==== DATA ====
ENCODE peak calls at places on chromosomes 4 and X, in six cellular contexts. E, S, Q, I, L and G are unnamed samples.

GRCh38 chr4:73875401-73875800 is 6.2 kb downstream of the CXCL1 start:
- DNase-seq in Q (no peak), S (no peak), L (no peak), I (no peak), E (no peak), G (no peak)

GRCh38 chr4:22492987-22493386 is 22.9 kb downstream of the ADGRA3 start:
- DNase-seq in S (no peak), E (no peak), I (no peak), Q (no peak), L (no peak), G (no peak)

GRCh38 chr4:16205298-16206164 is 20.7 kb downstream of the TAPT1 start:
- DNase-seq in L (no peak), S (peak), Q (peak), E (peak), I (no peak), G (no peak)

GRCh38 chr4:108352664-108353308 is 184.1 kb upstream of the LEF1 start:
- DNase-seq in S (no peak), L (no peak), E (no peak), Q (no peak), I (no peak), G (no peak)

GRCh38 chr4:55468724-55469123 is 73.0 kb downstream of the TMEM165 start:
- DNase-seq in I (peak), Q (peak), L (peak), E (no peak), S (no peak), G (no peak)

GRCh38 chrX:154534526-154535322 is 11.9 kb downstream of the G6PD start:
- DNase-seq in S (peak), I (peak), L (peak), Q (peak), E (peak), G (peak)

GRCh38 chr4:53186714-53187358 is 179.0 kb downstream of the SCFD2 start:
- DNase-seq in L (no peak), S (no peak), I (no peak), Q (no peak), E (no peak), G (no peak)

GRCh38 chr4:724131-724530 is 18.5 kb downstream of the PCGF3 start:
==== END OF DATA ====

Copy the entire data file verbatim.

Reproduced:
ENCODE peak calls at places on chromosomes 4 and X, in six cellular contexts. E, S, Q, I, L and G are unnamed samples.

GRCh38 chr4:73875401-73875800 is 6.2 kb downstream of the CXCL1 start:
- DNase-seq in Q (no peak), S (no peak), L (no peak), I (no peak), E (no peak), G (no peak)

GRCh38 chr4:22492987-22493386 is 22.9 kb downstream of the ADGRA3 start:
- DNase-seq in S (no peak), E (no peak), I (no peak), Q (no peak), L (no peak), G (no peak)

GRCh38 chr4:16205298-16206164 is 20.7 kb downstream of the TAPT1 start:
- DNase-seq in L (no peak), S (peak), Q (peak), E (peak), I (no peak), G (no peak)

GRCh38 chr4:108352664-108353308 is 184.1 kb upstream of the LEF1 start:
- DNase-seq in S (no peak), L (no peak), E (no peak), Q (no peak), I (no peak), G (no peak)

GRCh38 chr4:55468724-55469123 is 73.0 kb downstream of the TMEM165 start:
- DNase-seq in I (peak), Q (peak), L (peak), E (no peak), S (no peak), G (no peak)

GRCh38 chrX:154534526-154535322 is 11.9 kb downstream of the G6PD start:
- DNase-seq in S (peak), I (peak), L (peak), Q (peak), E (peak), G (peak)

GRCh38 chr4:53186714-53187358 is 179.0 kb downstream of the SCFD2 start:
- DNase-seq in L (no peak), S (no peak), I (no peak), Q (no peak), E (no peak), G (no peak)

GRCh38 chr4:724131-724530 is 18.5 kb downstream of the PCGF3 start: